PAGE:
Potential Education Impacts
Beyond geological research, the USGS Library has provided resources for geology educators and the public for years. USGS estimated that 40% of visitors to the Denver, Colo., branch and 80% of visitors to the Reston, Va., branch were from outside USGS.
Students studying geology in college would also be hit hard by the loss of access to the USGS Library, according to Johnson. An associate professor of geology at Missouri State University for 9 years, Johnson recalled that he relied on data from the USGS Library to create course content for undergraduate classes ranging from introductory to advanced senior-level courses. In particular, he regularly used the USGS Library materials to provide his students with real-world applications of difficult geological concepts. “In one exercise,” Johnson described, “my intro students used peak flooding data available from the USGS stream gauging program to…make predictions of peak flooding events.”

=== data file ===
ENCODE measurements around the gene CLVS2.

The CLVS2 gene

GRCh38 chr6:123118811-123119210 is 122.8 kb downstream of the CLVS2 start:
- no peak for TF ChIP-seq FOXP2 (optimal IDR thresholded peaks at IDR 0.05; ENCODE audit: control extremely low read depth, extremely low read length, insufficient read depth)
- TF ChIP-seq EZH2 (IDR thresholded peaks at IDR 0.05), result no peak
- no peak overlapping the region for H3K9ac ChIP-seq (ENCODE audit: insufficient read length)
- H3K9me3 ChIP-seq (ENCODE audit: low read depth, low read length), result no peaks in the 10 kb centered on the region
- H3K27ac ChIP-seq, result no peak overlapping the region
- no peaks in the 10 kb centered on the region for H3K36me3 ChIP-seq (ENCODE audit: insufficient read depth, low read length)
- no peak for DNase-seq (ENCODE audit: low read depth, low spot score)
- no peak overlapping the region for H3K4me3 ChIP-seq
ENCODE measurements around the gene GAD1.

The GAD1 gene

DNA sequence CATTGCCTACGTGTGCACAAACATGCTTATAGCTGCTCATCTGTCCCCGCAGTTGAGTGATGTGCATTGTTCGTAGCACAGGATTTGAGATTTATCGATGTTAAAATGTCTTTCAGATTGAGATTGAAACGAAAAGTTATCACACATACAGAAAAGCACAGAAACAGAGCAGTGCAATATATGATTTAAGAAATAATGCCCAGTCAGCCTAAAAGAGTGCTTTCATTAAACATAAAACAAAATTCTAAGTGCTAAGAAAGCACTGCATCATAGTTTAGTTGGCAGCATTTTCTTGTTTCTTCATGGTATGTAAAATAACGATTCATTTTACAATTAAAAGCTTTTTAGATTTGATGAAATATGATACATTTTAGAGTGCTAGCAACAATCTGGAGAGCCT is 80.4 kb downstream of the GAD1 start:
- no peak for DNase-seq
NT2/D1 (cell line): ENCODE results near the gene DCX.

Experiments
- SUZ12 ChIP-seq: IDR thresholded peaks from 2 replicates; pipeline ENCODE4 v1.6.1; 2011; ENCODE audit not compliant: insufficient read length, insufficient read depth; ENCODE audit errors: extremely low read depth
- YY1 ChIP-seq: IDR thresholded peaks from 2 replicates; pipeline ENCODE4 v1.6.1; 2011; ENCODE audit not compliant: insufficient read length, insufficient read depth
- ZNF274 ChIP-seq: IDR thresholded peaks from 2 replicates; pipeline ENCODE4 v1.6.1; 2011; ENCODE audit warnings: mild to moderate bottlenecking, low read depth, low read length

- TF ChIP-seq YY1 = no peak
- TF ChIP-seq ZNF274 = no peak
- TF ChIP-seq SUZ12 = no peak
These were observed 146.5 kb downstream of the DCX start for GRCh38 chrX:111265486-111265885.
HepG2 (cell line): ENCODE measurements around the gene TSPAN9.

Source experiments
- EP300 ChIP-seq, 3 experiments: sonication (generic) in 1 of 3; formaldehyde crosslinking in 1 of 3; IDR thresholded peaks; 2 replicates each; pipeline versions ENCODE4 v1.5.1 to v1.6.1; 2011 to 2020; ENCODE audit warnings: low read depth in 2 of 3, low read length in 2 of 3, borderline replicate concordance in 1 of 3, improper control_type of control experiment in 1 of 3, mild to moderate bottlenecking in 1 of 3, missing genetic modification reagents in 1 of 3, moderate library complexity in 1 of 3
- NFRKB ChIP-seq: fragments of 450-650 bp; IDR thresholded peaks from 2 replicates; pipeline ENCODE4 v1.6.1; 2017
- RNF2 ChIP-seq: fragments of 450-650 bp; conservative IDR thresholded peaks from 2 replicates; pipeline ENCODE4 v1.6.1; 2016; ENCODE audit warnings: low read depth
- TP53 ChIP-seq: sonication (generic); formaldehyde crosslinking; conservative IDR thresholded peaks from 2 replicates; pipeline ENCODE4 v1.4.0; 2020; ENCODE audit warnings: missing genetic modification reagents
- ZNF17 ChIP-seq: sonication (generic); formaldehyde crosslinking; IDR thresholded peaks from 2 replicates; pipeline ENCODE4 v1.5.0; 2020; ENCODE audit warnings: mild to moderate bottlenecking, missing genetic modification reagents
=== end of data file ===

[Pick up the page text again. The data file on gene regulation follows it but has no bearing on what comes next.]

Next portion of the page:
“My students have found working with USGS data to be one of the most valuable parts of their preparation to be professional geoscientists,” he added. “In my opinion, you can’t underestimate the impact on undergraduate education in the geosciences.”
The requested cut to the USGS Library budget is part of a 15% reduction of overall USGS funding in President Trump’s FY 2018 budget request. In an 18 July draft 2018 spending bill the House Appropriations Subcommittee for the Interior has recommended $116.8 million more for USGS than the president’s request. However, the agency total still falls $46.2 million short of its current funding level, and congressional actions overall on the FY 2018 federal budget remain at an early stage.
In the meantime, “options are being identified and evaluated to inform implementation strategies and decisions that will define the full impact of changes to library services, resources, and collections,” the OCP statement said.
As Boland noted, the agency and its library “are not in control of their own destiny.”
—Kimberly M. S. Cartier (@AstroKimCartier), News Writing and Production Intern